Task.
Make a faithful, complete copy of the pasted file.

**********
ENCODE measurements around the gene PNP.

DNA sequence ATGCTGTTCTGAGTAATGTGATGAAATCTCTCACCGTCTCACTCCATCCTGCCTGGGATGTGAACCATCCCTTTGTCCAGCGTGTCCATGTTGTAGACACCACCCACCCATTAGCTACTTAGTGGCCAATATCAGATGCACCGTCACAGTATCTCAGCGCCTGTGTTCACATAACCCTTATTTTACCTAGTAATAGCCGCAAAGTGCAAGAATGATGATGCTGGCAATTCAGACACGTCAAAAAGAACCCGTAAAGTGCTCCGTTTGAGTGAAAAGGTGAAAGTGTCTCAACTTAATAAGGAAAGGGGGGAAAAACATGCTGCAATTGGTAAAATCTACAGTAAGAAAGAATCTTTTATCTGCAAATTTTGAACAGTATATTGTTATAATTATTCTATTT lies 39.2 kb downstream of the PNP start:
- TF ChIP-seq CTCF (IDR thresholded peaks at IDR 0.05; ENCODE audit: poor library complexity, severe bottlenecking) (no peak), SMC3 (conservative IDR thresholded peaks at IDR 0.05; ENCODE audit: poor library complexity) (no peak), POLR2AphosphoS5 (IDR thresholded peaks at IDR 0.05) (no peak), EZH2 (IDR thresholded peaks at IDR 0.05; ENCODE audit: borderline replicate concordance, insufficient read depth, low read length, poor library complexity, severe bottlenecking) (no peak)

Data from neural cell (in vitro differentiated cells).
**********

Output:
ENCODE measurements around the gene PNP.

DNA sequence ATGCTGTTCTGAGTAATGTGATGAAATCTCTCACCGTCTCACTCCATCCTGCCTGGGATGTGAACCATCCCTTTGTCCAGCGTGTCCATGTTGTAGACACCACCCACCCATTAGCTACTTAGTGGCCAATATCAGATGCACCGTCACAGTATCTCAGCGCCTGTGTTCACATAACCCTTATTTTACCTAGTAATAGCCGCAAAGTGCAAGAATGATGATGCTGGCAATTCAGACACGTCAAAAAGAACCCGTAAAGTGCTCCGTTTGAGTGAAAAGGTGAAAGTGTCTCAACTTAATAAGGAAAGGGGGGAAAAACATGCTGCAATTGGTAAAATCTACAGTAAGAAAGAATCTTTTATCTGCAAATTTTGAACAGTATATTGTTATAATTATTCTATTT lies 39.2 kb downstream of the PNP start:
- TF ChIP-seq CTCF (IDR thresholded peaks at IDR 0.05; ENCODE audit: poor library complexity, severe bottlenecking) (no peak), SMC3 (conservative IDR thresholded peaks at IDR 0.05; ENCODE audit: poor library complexity) (no peak), POLR2AphosphoS5 (IDR thresholded peaks at IDR 0.05) (no peak), EZH2 (IDR thresholded peaks at IDR 0.05; ENCODE audit: borderline replicate concordance, insufficient read depth, low read length, poor library complexity, severe bottlenecking) (no peak)

Data from neural cell (in vitro differentiated cells).